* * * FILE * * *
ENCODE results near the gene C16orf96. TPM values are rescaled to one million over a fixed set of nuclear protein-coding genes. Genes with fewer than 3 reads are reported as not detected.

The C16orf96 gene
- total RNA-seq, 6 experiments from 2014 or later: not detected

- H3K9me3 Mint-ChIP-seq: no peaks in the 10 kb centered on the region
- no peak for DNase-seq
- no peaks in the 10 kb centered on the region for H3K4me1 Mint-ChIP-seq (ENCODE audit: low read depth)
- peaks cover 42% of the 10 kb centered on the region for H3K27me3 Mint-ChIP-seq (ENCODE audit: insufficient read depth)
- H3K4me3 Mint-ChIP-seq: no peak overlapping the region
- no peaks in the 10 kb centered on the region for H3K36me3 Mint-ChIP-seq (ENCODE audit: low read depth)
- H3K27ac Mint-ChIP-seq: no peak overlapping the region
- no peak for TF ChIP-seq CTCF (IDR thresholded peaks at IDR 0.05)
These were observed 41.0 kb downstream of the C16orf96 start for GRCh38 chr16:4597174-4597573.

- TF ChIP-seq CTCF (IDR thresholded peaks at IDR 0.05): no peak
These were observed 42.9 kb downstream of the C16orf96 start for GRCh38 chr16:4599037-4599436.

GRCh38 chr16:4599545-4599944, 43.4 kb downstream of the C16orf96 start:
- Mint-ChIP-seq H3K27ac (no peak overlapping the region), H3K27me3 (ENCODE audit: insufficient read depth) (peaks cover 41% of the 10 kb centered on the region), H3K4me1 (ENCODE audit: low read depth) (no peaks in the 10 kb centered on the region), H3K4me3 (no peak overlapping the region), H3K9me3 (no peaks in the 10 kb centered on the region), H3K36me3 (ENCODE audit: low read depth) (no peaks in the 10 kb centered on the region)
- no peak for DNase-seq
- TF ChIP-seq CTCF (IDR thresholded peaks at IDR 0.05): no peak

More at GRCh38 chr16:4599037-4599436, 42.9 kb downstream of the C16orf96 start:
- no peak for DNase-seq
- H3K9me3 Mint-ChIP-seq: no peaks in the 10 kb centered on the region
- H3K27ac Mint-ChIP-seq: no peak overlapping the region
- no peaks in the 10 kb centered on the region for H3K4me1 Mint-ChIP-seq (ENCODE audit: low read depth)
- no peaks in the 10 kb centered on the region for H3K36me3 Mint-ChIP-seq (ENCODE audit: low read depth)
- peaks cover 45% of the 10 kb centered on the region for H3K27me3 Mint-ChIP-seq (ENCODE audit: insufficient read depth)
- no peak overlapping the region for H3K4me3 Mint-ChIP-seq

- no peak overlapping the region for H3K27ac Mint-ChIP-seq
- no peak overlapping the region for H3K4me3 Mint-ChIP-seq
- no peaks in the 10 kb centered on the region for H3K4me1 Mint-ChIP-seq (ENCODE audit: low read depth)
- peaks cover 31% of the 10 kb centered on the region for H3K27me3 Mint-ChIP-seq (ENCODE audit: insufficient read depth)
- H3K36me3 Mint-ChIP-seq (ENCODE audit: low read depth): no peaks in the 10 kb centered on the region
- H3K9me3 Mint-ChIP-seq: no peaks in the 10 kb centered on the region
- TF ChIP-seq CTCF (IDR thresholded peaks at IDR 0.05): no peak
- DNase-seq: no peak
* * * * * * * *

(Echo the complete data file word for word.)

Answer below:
ENCODE results near the gene C16orf96. TPM values are rescaled to one million over a fixed set of nuclear protein-coding genes. Genes with fewer than 3 reads are reported as not detected.

The C16orf96 gene
- total RNA-seq, 6 experiments from 2014 or later: not detected

- H3K9me3 Mint-ChIP-seq: no peaks in the 10 kb centered on the region
- no peak for DNase-seq
- no peaks in the 10 kb centered on the region for H3K4me1 Mint-ChIP-seq (ENCODE audit: low read depth)
- peaks cover 42% of the 10 kb centered on the region for H3K27me3 Mint-ChIP-seq (ENCODE audit: insufficient read depth)
- H3K4me3 Mint-ChIP-seq: no peak overlapping the region
- no peaks in the 10 kb centered on the region for H3K36me3 Mint-ChIP-seq (ENCODE audit: low read depth)
- H3K27ac Mint-ChIP-seq: no peak overlapping the region
- no peak for TF ChIP-seq CTCF (IDR thresholded peaks at IDR 0.05)
These were observed 41.0 kb downstream of the C16orf96 start for GRCh38 chr16:4597174-4597573.

- TF ChIP-seq CTCF (IDR thresholded peaks at IDR 0.05): no peak
These were observed 42.9 kb downstream of the C16orf96 start for GRCh38 chr16:4599037-4599436.

GRCh38 chr16:4599545-4599944, 43.4 kb downstream of the C16orf96 start:
- Mint-ChIP-seq H3K27ac (no peak overlapping the region), H3K27me3 (ENCODE audit: insufficient read depth) (peaks cover 41% of the 10 kb centered on the region), H3K4me1 (ENCODE audit: low read depth) (no peaks in the 10 kb centered on the region), H3K4me3 (no peak overlapping the region), H3K9me3 (no peaks in the 10 kb centered on the region), H3K36me3 (ENCODE audit: low read depth) (no peaks in the 10 kb centered on the region)
- no peak for DNase-seq
- TF ChIP-seq CTCF (IDR thresholded peaks at IDR 0.05): no peak

More at GRCh38 chr16:4599037-4599436, 42.9 kb downstream of the C16orf96 start:
- no peak for DNase-seq
- H3K9me3 Mint-ChIP-seq: no peaks in the 10 kb centered on the region
- H3K27ac Mint-ChIP-seq: no peak overlapping the region
- no peaks in the 10 kb centered on the region for H3K4me1 Mint-ChIP-seq (ENCODE audit: low read depth)
- no peaks in the 10 kb centered on the region for H3K36me3 Mint-ChIP-seq (ENCODE audit: low read depth)
- peaks cover 45% of the 10 kb centered on the region for H3K27me3 Mint-ChIP-seq (ENCODE audit: insufficient read depth)
- no peak overlapping the region for H3K4me3 Mint-ChIP-seq

- no peak overlapping the region for H3K27ac Mint-ChIP-seq
- no peak overlapping the region for H3K4me3 Mint-ChIP-seq
- no peaks in the 10 kb centered on the region for H3K4me1 Mint-ChIP-seq (ENCODE audit: low read depth)
- peaks cover 31% of the 10 kb centered on the region for H3K27me3 Mint-ChIP-seq (ENCODE audit: insufficient read depth)
- H3K36me3 Mint-ChIP-seq (ENCODE audit: low read depth): no peaks in the 10 kb centered on the region
- H3K9me3 Mint-ChIP-seq: no peaks in the 10 kb centered on the region
- TF ChIP-seq CTCF (IDR thresholded peaks at IDR 0.05): no peak
- DNase-seq: no peak